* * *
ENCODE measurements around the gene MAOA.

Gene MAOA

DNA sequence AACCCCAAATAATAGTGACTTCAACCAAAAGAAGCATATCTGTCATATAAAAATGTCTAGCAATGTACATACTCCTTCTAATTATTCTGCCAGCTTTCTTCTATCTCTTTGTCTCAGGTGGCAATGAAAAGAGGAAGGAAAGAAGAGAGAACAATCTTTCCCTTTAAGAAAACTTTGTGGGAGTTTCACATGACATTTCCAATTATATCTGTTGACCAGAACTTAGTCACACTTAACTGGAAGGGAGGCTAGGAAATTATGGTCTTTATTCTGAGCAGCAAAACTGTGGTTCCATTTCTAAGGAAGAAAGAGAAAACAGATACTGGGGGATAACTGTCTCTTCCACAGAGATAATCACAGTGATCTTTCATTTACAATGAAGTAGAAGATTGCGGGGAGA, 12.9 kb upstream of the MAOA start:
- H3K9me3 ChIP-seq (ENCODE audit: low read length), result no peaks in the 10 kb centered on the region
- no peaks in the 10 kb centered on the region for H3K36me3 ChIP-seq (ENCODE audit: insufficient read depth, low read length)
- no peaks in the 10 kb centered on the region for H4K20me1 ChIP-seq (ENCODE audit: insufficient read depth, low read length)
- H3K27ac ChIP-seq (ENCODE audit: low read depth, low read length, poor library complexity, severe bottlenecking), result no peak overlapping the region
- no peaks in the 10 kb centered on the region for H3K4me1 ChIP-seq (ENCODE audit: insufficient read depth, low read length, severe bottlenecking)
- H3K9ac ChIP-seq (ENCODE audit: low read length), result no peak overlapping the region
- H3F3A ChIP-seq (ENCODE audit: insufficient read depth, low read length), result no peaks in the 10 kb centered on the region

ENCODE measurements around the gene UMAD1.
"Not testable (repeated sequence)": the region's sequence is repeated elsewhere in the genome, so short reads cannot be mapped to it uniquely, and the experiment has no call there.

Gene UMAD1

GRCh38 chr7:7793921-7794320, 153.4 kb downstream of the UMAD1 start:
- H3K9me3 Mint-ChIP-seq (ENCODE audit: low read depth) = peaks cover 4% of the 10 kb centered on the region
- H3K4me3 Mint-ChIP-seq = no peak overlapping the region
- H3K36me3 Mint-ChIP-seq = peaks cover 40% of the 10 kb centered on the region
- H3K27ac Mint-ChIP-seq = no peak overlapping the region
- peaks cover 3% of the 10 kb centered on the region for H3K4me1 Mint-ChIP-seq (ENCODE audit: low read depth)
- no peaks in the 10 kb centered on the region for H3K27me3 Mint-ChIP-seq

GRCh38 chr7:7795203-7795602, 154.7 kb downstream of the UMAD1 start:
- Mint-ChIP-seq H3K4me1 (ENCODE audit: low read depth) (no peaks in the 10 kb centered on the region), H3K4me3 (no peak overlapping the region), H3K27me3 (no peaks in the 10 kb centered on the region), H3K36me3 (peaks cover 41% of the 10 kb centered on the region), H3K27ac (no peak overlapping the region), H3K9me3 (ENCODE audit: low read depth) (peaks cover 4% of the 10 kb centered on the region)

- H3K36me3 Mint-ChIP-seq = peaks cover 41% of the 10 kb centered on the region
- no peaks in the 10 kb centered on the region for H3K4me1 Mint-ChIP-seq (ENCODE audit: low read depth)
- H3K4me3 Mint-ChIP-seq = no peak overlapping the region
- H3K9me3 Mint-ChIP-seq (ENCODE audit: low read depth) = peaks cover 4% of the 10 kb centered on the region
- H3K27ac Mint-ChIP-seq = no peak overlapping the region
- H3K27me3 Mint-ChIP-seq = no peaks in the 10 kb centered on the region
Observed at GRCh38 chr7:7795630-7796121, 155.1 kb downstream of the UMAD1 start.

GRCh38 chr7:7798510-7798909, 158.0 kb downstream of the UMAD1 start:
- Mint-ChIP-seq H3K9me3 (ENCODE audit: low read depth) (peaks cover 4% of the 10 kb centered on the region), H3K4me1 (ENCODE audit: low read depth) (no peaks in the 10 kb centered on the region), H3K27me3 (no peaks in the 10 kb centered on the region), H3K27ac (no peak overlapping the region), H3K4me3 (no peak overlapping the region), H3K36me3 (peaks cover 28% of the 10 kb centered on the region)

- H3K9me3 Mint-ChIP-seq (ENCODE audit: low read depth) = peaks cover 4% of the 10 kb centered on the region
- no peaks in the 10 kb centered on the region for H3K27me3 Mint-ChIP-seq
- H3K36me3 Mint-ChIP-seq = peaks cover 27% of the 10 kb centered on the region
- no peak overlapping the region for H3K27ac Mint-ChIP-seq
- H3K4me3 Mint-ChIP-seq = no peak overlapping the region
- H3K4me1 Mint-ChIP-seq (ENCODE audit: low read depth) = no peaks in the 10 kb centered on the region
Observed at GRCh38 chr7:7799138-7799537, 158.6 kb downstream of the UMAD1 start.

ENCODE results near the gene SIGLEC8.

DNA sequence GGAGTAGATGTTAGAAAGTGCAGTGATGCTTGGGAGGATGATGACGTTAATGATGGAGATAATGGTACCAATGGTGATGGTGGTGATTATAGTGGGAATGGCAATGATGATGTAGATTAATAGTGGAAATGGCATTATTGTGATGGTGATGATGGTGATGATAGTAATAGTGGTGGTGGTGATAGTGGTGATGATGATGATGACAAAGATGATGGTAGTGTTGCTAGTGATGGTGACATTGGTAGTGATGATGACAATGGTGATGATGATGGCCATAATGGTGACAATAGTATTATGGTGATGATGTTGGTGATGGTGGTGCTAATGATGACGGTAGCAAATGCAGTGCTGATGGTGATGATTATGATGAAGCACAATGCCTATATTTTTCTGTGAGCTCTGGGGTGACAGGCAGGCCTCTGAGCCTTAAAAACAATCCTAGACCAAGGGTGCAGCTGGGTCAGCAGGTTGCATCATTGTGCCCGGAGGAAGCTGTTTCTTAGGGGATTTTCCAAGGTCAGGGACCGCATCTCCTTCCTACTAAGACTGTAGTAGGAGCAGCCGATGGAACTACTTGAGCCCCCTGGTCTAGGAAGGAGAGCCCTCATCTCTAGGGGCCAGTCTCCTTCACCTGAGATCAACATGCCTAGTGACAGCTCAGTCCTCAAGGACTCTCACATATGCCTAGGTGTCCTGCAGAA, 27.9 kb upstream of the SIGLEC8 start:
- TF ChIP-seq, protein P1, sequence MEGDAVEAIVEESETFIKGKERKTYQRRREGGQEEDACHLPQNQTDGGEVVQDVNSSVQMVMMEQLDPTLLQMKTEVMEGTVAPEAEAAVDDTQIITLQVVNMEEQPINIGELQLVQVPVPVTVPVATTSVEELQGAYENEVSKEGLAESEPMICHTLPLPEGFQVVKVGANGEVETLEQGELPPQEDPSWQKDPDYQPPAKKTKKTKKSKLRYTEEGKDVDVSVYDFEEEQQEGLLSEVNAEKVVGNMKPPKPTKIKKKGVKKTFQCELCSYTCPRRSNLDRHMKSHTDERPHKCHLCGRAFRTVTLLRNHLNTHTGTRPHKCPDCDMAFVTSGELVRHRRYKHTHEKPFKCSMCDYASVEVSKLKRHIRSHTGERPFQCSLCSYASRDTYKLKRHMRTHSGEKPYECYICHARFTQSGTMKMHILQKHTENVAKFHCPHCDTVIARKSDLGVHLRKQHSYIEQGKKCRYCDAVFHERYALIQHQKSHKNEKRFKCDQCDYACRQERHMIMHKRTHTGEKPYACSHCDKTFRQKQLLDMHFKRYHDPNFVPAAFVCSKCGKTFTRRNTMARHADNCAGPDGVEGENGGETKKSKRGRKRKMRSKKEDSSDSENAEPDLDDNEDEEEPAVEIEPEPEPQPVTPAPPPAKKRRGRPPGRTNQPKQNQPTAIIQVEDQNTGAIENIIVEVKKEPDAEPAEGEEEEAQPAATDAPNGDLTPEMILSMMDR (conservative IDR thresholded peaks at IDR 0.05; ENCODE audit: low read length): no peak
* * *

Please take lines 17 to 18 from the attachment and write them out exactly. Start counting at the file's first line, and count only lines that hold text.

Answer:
- H3K36me3 Mint-ChIP-seq = peaks cover 40% of the 10 kb centered on the region
- H3K27ac Mint-ChIP-seq = no peak overlapping the region